Wild News - Voice Of The Garden Route, Garden Route - South Africa. Contact us for news, editorial and advertising. t: +27(0)448821046 Always include alternate text for search engines and sight impaired visitors to your site
Wild News - Voice Of The Garden Route, South Africa.
News | Details
 Wilderness | Stamp Corner : 

Jacques Pratt

CONTACT DETAILS
Jacques 
Wild News

Cell:+27 (0) 844463422
Tel: +27 (0) 844463422

Email Enquiry:
media@wildnews.co.za

BRITISH BECHUANALAND

Bechuanaland, the country that attained its independence as the Republic of Botswana in 1966, was referred to by Cecil John Rhodes in 1883 as “The Suez Canal of this country, the key of its road to the interior”.

Rhodes, who was in fact for a brief period the Deputy Commissioner for Bechuanaland, recognised the strategic importance of the country being bounded as it was on the west by German South West Africa and on the east by President Kruger’s Transvaal Republic while to the south the Cape Colony was eager to extend its borders. The presence of two self-styled independent provinces in the Northern Cape, Goshen and Stellaland of which, incidentally, the latter went so far as to produce its own postage stamps, served to complicate relationships. Although British Sovereignty over the territory had been proclaimed in the name of Queen Victoria in 1884, a military expedition under General Sir Charles Warren was despatched in the following year “to remove the filibusters, to pacificate the country, to reinstate the natives in their land, to take such measures as are necessary to prevent further depredations and, finally, to hold the country until its further destiny is known”. Thus it was that in September, 1885, the vast expanse to the north of the Malopo River became the Protectorate of Bechuanaland while the area to the south, including Stellaland and Goshen, was constituted as the Crown Colony of British Bechuanaland. This state of affairs persisted until November 1895 when the Colony was annexed by the then independent Cape of Good Hope.

Regular postage stamps of the Cape of Good Hope in values from a halfpenny (½d) to one shilling (1/-) and with a suitable overprint were put on sale in the Colony in December 1885 and in November 1887 they were supplemented by the current ½d vermillion Queen Victoria definitive stamp of Great Britain, again with the overprint reading “British Bechuanaland”. Also at that time stamps were issued in values from 1d up to £5 in a design that had been produced originally for British fiscal stamps but with the added inscription of “British Bechuanaland Postage & Revenue”.

Pre-stamped post cards had been introduced in Great Britain in 1870 and a quantity of the penny red card of 1892 were also overprinted for the Colony. The pre-printed 1d stamp on the card shown here was exceptional in that it incorporated a full-length portrait of the Queen rather than her head in profile as it had appeared on the iconic “Penny Black” of 1840 (see “Stamp Corner” in the Wild News #234 of 5 April 2013) and all other British stamps of the 19th Century. The imprint of the stamp was surcharged with the wording “Three Half Pence”, i.e. 1½d, to suit the local rate for post cards that had been introduced in 1891. Although after 1895 no more stamps were printed in the name of British Bechuanaland, those that were already in circulation remained valid until 1897 as witness the card illustrated. In this case a copy of the ½d vermillion was added to cover delivery beyond the country’s borders. It was posted from the border village of Ramoutsa on the 14th of February 1897 and was addressed to Hermannsburg near Greytown in Natal. The village of Hermannsburg had been established in 1854 as a German Lutheran Mission Station. It was also the site of a boy’s school that could number amongst its alumni no less a personage than General Louis Botha, the son of a German Voortrekker and a man who was destined to become, in 1907, the first Prime Minister both of the Transvaal and, three years later, of the Union of South Africa.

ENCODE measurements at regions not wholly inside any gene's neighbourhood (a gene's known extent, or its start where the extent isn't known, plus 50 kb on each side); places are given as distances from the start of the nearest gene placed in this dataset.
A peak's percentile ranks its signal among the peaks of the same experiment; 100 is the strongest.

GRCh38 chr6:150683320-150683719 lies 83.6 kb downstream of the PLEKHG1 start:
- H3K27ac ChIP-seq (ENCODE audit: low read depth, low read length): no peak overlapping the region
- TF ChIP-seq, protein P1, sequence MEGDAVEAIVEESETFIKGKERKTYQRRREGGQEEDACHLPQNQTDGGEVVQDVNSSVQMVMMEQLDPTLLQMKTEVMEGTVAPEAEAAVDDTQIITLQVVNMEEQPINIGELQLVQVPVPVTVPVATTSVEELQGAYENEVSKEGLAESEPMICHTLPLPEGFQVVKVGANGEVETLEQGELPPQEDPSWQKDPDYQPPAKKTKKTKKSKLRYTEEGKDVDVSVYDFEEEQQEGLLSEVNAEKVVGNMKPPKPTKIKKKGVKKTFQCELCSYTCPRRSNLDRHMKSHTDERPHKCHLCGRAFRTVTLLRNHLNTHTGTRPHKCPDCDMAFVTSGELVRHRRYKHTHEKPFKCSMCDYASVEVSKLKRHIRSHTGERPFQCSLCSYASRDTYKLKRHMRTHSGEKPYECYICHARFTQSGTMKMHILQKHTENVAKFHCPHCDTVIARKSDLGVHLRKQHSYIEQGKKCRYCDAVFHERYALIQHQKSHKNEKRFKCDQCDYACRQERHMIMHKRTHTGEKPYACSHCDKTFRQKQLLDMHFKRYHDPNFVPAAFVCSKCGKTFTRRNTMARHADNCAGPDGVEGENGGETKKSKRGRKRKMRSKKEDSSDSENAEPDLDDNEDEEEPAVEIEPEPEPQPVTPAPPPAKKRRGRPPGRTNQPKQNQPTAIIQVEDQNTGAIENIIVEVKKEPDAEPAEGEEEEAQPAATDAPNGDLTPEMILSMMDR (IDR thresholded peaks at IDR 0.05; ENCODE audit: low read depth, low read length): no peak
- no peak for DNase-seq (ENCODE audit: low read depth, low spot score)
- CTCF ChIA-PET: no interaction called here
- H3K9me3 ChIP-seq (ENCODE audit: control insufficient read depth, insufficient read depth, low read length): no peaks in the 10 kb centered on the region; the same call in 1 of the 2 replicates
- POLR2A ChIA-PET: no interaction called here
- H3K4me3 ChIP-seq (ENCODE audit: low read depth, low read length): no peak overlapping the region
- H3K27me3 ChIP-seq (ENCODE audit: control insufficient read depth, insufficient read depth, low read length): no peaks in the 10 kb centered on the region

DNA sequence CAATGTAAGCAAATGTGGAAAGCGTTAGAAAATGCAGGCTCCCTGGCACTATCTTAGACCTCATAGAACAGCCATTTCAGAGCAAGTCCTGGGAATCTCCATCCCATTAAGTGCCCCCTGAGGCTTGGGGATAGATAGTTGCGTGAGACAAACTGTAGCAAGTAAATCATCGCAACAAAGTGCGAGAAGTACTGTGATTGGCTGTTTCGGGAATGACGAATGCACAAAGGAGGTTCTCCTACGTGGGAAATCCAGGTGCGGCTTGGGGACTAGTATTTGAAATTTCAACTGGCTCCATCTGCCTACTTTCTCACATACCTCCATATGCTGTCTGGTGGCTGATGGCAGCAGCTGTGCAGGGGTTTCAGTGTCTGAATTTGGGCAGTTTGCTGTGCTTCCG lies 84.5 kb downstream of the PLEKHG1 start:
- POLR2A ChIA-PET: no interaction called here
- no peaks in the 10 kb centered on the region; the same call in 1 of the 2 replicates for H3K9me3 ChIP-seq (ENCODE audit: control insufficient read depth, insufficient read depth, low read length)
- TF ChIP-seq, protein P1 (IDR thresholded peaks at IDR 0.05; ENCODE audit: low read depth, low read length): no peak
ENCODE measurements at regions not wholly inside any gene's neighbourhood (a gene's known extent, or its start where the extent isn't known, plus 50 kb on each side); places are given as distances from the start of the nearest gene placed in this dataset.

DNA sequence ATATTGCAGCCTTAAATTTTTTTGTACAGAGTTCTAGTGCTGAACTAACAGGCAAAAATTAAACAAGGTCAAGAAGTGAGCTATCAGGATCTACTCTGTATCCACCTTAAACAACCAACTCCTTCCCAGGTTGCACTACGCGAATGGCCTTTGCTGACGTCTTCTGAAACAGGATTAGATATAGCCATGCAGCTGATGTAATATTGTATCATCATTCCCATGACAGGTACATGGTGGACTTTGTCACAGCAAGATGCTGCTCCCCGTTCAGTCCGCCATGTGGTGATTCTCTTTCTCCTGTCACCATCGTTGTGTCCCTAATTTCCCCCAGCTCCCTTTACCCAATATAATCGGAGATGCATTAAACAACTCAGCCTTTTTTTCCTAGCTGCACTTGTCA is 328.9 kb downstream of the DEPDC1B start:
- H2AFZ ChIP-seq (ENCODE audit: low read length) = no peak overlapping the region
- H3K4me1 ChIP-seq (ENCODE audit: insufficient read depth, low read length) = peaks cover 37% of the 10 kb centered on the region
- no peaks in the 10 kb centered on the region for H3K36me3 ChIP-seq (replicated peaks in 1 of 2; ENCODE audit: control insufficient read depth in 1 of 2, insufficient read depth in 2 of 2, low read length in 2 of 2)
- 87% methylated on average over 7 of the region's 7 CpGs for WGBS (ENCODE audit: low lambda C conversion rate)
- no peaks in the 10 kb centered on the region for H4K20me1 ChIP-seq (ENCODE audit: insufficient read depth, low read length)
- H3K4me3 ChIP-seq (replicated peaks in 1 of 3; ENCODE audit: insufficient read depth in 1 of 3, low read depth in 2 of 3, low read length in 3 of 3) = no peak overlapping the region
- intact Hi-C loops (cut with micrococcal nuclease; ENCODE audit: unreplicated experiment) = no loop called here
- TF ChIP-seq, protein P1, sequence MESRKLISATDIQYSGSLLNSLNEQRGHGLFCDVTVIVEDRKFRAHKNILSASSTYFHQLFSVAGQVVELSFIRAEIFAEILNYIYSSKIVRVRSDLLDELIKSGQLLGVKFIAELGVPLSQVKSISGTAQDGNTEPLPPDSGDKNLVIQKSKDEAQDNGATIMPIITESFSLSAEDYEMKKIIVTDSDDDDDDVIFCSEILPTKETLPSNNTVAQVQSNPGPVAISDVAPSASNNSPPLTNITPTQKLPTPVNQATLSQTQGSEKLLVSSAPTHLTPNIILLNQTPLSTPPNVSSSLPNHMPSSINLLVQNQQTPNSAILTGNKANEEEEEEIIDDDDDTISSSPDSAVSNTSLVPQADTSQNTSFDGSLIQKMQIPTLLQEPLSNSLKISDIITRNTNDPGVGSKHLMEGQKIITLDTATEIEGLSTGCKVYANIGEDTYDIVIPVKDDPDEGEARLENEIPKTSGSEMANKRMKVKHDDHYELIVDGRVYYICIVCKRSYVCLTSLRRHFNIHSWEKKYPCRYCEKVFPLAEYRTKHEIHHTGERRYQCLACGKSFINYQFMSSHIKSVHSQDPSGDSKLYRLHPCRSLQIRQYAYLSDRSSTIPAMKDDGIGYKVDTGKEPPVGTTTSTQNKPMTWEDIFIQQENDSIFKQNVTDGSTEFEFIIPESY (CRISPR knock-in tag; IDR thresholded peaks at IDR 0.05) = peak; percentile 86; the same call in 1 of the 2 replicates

British Bechuanaland, a postscript.

Since submitting to the editor of the Wild News my article on the postcard of 1895 from British Bechuanaland, I have been able to glean a little more information relating to the message thereon and about the destination of the postcard. The wording on the card does not convey earth-shattering news but merely translates as “Dear Director, The drought hits again. The people here are worried that the gardens won’t thrive again. How horrible, hunger impending once again. Yours faithfully G Behrens”. I also learnt, however, that the German missionaries, thwarted in an attempt to reach Ethiopia and denied permission by Mpande, King of the Zulus, to create a mission station in Zululand itself, bought the farm of Perseverance near Greytown and thereon they established the settlement of Hermannsburg.

The George Philatelic Society meets the second Thursday of month. 19h00. Presbyterian Church hall, Caledon St. Visitors and potential members always welcome. 044 871 5250


ADDITIONAL INFORMATION
Available on Request
 
Recent Listing

Recent News
Stamp Corner
Stamp corner - “Guyana”

Recent Listing

Recent News
Stamp Corner
STAMP CORNER - VIRGIN ISLANDS

Recent Listing

Recent News
Stamp Corner
STAMP CORNER - YUKON AIRWAYS

Recent Listing

Recent News
Stamp Corner
BRITISH BECHUANALAND